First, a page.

State office created in response to Ferguson remains unfunded
Nixon intended the Office of Community Engagement to work with Missouri communities on critical issues.
Mar. 04, 2015
On Aug. 9, 2014, 18-year old Missouri resident Michael Brown was shot and killed.
For months following, protests, riots and demonstrations that began in Ferguson spread, becoming national headlines draped across TV screens everywhere.
According to a study by the Daily Dot, the average cost of outfitting an officer in full riot gear is approximately $1,400 and the armored vehicles used to transport these officers and blockade roads cost upwards of $200,000.
Within the first few weeks of unrest in Ferguson, over 300 officers were present at the scene, putting the cost of their protective clothing alone at a collective $420,000.
Include the cost of the National Guard presence, property damage from looting and violent protests among other things, and the real economic toll of the conflict in Ferguson begins to unfold.
As the climax of these events has passed, the most recent toll that Missouri lawmakers have been concerned with is the cost of repairing the damages that took place in these areas — only this time, the emphasis is on community.
On Sept. 18, 2014, Gov. Jay Nixon signed an executive order for the prompt creation of an “Office of Community Engagement,” which would help to bridge the gap between low-income, minority communities and engage Missourians “in communication regarding critical issues affecting Missouri communities,” according to a September news release.
However, Nixon’s Office of Community Engagement is unfunded in the proposed budget for 2016 released by the Office of Administration, raising criticism and concern regarding the manner in which the governor pulled funding for his project in the 2015 fiscal year.
Housed in the Office of Administration, the OCE was created to assist in the development of policies and strategies to aid low-income individuals and urban neighborhoods.
“Across our state, Missouri communities are facing serious issues involving race, educational and economic opportunities, and poverty,” Nixon said in the release. “The Office of Community Engagement will be responsible for facilitating meaningful communication about these issues that will yield concrete results.”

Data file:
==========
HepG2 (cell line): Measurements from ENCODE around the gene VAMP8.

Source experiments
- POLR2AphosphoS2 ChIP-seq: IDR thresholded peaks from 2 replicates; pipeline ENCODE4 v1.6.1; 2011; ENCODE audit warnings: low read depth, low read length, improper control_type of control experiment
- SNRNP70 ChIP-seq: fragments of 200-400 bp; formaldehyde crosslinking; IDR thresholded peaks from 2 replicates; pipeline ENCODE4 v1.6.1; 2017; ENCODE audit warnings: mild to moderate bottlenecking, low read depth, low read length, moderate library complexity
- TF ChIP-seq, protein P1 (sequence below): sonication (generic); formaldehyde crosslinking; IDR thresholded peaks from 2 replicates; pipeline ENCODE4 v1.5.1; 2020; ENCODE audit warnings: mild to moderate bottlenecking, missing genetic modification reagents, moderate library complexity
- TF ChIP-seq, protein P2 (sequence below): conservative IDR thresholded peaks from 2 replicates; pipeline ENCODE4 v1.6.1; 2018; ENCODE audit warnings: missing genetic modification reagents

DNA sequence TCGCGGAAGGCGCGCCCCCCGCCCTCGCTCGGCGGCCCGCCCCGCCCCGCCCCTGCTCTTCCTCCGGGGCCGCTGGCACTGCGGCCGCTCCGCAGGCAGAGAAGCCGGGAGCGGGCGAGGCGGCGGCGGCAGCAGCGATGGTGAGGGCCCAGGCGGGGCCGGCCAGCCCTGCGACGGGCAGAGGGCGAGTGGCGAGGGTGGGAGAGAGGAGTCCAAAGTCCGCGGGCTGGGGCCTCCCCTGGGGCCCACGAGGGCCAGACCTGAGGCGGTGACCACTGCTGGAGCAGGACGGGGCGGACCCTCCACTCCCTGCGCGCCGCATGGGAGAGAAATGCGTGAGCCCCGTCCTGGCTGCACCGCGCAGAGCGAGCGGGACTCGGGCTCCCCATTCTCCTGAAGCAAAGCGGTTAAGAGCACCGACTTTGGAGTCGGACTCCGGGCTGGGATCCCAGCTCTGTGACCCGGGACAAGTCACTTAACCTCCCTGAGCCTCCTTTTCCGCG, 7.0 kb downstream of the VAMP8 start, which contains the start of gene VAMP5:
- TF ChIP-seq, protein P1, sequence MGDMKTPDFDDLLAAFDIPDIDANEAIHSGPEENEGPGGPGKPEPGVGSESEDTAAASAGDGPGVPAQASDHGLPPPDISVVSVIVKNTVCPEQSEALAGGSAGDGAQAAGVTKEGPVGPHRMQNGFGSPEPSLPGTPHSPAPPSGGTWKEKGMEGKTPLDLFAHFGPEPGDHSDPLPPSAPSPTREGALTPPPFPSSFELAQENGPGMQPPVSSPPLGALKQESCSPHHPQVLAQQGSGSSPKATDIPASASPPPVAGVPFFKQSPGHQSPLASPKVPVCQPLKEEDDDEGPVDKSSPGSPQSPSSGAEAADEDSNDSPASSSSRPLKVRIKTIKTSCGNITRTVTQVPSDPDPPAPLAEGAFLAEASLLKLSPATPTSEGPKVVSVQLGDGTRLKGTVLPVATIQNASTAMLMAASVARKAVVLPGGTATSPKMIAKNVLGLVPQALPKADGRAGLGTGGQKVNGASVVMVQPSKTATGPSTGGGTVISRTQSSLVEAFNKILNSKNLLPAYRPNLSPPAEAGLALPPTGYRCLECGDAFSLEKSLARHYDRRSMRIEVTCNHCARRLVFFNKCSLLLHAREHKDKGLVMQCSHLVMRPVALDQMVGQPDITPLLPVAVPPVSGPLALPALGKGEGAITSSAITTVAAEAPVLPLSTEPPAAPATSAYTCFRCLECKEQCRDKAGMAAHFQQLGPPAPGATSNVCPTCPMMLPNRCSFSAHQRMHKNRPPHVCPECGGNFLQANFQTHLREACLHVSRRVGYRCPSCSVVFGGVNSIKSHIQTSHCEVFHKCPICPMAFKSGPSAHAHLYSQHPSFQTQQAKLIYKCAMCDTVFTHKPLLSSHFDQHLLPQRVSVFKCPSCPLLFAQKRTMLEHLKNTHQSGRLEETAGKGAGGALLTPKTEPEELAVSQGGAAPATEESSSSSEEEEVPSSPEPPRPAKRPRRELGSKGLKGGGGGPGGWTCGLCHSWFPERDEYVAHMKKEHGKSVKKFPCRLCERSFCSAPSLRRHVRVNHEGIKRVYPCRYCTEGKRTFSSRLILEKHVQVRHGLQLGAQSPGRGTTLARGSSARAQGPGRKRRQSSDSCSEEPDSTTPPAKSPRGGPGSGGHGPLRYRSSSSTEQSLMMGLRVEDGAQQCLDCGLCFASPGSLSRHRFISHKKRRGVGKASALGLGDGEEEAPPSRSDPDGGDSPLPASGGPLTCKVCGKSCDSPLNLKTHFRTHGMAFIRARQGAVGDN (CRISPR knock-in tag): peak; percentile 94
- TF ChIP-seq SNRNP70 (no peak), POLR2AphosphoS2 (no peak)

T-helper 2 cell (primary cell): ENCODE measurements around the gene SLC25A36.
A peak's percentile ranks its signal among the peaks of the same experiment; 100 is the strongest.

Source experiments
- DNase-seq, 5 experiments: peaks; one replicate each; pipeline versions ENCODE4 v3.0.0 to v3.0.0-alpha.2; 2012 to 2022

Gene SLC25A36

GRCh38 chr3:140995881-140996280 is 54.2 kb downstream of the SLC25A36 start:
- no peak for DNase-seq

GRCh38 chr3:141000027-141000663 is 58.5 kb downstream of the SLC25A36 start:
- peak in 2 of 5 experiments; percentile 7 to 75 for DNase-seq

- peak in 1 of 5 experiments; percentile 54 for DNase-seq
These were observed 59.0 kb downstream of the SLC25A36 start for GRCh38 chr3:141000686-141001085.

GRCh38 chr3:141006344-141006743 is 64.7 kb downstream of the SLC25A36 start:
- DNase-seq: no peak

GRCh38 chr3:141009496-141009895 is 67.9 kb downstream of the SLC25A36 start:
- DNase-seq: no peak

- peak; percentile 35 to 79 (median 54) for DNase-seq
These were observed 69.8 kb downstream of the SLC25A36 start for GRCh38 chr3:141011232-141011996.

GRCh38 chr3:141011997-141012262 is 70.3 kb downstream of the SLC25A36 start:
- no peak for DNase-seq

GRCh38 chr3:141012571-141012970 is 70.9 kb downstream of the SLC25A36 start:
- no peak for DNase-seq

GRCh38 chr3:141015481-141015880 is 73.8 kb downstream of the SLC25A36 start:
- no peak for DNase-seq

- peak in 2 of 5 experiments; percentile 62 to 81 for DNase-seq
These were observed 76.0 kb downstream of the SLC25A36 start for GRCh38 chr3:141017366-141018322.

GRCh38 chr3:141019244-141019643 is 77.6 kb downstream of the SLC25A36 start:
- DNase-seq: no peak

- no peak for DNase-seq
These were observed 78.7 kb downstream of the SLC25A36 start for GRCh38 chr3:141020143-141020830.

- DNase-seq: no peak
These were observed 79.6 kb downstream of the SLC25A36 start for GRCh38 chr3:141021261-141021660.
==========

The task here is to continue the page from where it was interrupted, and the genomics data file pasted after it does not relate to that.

Heading this office is former Sen. Maida Coleman, D-Sikeston, appointed by Nixon to serve as its director alongside attorney Marvin Teer, the Senior Counsel of Boards & Commissions in the Office of the Governor. Teer functions as deputy director and general counsel.
“From small towns to big cities, every Missouri community faces its own unique challenges — and that’s especially true in areas where poverty rates are high and economic opportunities are limited,” Coleman said in a 2014 news release. “That is why I am excited about this opportunity to deepen our understanding of the issues confronting our communities and to help develop policies that will help all Missourians prosper and thrive.”
In 2015, the Office of Community Engagement has led efforts on several fronts. One is the creation of a Summer Job League, in which 3,500 youths will benefit from employment and internship opportunities in the Kansas City and St. Louis areas, allowing children and adults ages 16-24 to earn $8 an hour for up to 240 hours, Nixon spokesman Scott Holste said.
The OCE is also working on a Federal Promise Zone designation, which partners local communities with federal agencies to accomplish the shared objectives of creating jobs, growing the economy, expanding access to a quality education, improving public safety and increasing access to affordable housing.
In addition to this project, Nixon also aims to implement a coalition between the Department of Mental Health, the Department of Elementary and Secondary Education and the Department of Social Services to meet the needs of citizens seeking mental health, education and social services assistance, as well as the creation of a Small Business Relief Program, all of which would be directed toward the greater St. Louis area, Holste said.
“The Small Business Relief Program, a targeted initiative of the Recovery St. Louis Coalition, provides zero-interest loans to small businesses that were damaged or destroyed by looting, vandalism and other acts within Ferguson, Dellwood, Jennings, unincorporated St. Louis County and the city of St. Louis,” Holste said.
The House Republican version of the 2016 fiscal year budget contains no money to be allocated to the OCE, emphasizing that there are other avenues that can be taken to address the issues Nixon hoped to ameliorate with the creation and continued efforts of the office
Despite this hesitation from Republican lawmakers, Holste said Nixon’s office are confident in their ability to appropriate funds in the coming year.
“The (OCE) has worked with citizens and community leaders to develop policies that foster greater prosperity and opportunity for low-income Missourians and minority communities, including establishing a summer-job creation program for thousands of young people in St. Louis and Kansas City,” Holste said. “We are confident that as legislators learn more about these and other efforts led by the OCE, they will join (Nixon) in supporting this much-needed office.”